Companies doing their best to secure and encrypt mobile devices used to transmit sensitive data may be undermined by an injection of a "perma-cookie" from their service providers, recent reports indicate.
The top news stories for Oct. 29, 2014.
Riddle me this--when is unlimited data not unlimited? Answer: When you throttle it. Sounds like a riddle posed by the Riddler to Batman, but it's actually the argument of the Federal Trade Commission in a lawsuit against AT&T.
AT&T has informed around 1,600 customers that their personal information was compromised when an employee gained unauthorized access to the information in August, Reuters reports, citing a source familiar with the situation.
Federal regulators are going after another wireless carrier for "cramming" bogus third-party charges on to customer bills. This time the target is AT&T.
Check out the hottest mobile IT news for Oct. 2, including the expected spend on mobile ads in the future, a free-to-use OS for the Internet of Things, a new offer from Groupon, a different kind of app from LinkedIn and what AT&T has done to surpass in the mobile wars.
The rise in advanced persistent threats is fueling demand for managed security service providers, a market that Frost & Sullivan forecasts will reach $3.25 billion in 2018, up from $1.81 billion last year.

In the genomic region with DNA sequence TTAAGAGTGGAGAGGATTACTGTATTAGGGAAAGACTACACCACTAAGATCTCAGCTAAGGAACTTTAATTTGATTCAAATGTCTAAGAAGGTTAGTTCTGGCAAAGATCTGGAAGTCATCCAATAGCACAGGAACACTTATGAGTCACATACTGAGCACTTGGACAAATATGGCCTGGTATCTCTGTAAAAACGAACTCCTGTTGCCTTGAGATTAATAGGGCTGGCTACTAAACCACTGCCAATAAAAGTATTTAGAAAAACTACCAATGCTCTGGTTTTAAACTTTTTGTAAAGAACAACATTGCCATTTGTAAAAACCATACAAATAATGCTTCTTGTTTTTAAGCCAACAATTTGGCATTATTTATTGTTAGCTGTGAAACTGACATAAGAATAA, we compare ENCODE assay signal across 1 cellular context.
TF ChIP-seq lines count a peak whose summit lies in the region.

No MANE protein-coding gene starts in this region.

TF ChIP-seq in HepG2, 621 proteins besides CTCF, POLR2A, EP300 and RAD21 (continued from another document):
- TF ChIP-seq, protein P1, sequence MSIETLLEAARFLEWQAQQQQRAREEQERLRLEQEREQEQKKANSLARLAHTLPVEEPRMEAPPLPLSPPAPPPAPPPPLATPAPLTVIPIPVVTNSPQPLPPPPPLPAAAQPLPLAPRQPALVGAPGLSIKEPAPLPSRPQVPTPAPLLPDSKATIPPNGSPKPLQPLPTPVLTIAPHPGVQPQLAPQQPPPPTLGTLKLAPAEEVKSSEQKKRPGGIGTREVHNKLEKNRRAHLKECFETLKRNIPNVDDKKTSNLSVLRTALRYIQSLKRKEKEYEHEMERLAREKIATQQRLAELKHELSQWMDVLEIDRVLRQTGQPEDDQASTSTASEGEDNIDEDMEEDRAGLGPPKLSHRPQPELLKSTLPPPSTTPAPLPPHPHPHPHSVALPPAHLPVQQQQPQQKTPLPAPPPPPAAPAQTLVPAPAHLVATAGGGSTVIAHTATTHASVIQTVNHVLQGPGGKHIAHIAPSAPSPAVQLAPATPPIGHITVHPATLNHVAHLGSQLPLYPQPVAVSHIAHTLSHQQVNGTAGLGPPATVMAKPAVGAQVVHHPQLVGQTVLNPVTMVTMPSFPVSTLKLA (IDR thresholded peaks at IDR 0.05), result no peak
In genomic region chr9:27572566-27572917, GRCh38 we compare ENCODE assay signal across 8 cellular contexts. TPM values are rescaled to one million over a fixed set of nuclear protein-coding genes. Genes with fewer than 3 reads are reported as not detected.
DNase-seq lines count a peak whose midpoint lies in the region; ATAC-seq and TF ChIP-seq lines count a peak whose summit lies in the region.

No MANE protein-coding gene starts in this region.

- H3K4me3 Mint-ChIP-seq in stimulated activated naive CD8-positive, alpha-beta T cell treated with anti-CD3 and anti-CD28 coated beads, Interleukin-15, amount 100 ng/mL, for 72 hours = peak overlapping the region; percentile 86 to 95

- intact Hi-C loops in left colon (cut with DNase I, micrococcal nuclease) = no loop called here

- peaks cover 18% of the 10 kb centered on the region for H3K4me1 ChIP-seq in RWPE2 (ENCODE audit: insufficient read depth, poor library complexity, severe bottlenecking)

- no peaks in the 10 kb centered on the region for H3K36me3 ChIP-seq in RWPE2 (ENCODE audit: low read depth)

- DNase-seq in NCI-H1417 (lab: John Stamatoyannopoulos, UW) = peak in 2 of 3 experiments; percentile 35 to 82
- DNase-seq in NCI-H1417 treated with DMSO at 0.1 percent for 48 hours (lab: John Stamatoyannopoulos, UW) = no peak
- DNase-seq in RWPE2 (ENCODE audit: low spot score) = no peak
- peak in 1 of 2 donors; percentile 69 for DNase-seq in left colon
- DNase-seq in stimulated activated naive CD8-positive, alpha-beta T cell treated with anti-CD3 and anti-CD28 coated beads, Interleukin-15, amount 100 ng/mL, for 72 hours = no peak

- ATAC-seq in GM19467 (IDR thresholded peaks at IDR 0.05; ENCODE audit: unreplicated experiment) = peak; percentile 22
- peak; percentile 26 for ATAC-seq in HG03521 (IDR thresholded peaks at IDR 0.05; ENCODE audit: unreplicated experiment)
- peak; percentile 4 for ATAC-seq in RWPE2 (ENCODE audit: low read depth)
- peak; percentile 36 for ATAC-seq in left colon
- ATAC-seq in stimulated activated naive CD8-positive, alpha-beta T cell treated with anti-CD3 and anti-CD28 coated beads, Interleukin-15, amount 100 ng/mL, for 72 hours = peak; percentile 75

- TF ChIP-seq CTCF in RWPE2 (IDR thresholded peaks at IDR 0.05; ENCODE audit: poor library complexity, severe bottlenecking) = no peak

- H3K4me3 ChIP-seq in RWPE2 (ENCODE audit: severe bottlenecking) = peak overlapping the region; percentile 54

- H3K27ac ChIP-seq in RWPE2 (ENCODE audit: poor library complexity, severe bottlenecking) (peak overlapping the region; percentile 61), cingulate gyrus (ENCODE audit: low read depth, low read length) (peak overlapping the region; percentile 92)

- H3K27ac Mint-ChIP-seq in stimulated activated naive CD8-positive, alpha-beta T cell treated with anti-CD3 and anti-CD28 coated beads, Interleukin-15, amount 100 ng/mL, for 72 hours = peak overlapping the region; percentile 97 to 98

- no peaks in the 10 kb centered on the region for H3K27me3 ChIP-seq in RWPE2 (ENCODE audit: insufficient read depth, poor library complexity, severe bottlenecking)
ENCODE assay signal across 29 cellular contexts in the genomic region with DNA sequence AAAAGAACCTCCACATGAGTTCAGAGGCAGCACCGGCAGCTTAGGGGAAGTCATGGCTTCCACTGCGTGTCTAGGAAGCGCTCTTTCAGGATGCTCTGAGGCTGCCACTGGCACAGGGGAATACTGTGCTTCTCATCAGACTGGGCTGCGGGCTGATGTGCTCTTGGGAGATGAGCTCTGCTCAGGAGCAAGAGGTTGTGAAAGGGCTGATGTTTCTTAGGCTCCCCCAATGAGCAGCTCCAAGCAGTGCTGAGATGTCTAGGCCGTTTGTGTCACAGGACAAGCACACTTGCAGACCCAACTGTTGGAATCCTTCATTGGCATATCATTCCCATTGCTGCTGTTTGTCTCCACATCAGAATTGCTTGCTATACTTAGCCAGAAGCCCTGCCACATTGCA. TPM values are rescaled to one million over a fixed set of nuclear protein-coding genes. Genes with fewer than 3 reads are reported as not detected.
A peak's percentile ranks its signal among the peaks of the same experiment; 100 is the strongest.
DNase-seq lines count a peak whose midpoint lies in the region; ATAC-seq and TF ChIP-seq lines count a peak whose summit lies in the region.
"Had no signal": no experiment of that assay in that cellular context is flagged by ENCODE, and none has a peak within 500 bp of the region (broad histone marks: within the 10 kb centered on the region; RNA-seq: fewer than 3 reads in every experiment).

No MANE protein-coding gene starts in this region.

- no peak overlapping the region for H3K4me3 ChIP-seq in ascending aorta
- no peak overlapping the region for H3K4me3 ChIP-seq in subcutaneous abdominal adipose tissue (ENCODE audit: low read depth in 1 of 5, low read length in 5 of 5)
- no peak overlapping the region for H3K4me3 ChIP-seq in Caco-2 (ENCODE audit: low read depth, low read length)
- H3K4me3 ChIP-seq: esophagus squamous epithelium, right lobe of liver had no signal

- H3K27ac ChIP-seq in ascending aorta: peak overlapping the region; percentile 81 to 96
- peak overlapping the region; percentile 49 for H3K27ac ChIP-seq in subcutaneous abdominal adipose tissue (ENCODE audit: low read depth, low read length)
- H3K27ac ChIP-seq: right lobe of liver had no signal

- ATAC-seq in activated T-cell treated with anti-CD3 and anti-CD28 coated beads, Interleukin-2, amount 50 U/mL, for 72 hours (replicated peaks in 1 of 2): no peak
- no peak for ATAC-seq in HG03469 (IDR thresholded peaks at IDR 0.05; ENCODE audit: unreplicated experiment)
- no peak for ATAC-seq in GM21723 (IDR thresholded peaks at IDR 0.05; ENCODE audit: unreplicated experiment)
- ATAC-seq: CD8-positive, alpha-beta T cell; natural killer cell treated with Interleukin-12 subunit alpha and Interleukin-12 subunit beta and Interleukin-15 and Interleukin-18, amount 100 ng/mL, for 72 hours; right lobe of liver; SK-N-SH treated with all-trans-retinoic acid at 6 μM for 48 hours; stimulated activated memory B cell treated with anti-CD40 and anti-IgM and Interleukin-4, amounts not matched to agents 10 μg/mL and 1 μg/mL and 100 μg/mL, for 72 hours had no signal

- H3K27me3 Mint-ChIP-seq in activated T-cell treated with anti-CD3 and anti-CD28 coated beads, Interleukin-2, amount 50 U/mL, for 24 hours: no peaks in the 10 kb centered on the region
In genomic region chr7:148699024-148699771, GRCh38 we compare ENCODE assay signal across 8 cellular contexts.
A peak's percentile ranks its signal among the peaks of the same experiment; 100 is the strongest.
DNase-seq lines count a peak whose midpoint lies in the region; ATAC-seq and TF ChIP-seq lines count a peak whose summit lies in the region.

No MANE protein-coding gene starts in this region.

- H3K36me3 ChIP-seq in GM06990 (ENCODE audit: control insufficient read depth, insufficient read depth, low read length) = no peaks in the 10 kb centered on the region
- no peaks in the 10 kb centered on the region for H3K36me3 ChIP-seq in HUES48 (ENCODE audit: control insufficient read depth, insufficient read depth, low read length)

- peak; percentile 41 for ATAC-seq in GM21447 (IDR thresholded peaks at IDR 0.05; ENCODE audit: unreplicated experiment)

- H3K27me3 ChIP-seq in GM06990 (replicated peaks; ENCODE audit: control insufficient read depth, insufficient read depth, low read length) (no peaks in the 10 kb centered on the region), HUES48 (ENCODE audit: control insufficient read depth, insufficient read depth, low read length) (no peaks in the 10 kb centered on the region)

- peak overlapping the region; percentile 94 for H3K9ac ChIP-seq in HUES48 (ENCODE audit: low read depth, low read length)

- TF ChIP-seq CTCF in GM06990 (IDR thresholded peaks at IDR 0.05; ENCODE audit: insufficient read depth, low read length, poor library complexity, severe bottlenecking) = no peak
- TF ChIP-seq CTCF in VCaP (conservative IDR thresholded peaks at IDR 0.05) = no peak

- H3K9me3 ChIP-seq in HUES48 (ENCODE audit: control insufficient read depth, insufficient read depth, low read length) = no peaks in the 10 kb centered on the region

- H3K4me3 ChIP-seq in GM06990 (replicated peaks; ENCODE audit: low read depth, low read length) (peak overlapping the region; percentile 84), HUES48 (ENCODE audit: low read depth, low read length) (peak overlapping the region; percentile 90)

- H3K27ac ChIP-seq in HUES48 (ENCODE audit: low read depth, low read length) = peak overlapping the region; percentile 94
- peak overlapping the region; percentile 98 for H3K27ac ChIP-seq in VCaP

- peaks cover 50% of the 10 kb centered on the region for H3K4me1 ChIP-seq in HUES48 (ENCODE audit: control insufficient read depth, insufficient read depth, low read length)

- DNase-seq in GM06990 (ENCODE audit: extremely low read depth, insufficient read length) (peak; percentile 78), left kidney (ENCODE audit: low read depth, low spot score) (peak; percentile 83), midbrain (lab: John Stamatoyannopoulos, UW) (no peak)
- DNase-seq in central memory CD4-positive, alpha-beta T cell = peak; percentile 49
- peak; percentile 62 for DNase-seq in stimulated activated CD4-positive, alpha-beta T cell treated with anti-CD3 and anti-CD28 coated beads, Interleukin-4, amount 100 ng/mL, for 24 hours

Verizon Wireless and AT&T account for more than one-third of global LTE subscriptions, which reached 250 million in the first quarter of 2014, according to the latest stats from Ovum.
Check out the hottest mobile IT stories for Wednesday, Sept. 17, including AT&T and Shell's mobile UC platform deal, Gartner's prediction for the smartwatch and wristband market to "take off," mobile intelligence startup AdBrain launches Synapse platform, financial sector in Middle East to invest heavily in mobile and Chinese spending on commercial fleet telematics to increase.
AT&T and IBM have announced a successful demonstration of automated migration of an active cloud workload over an SDN, suggesting that to move a data center from place to place may soon no longer require people.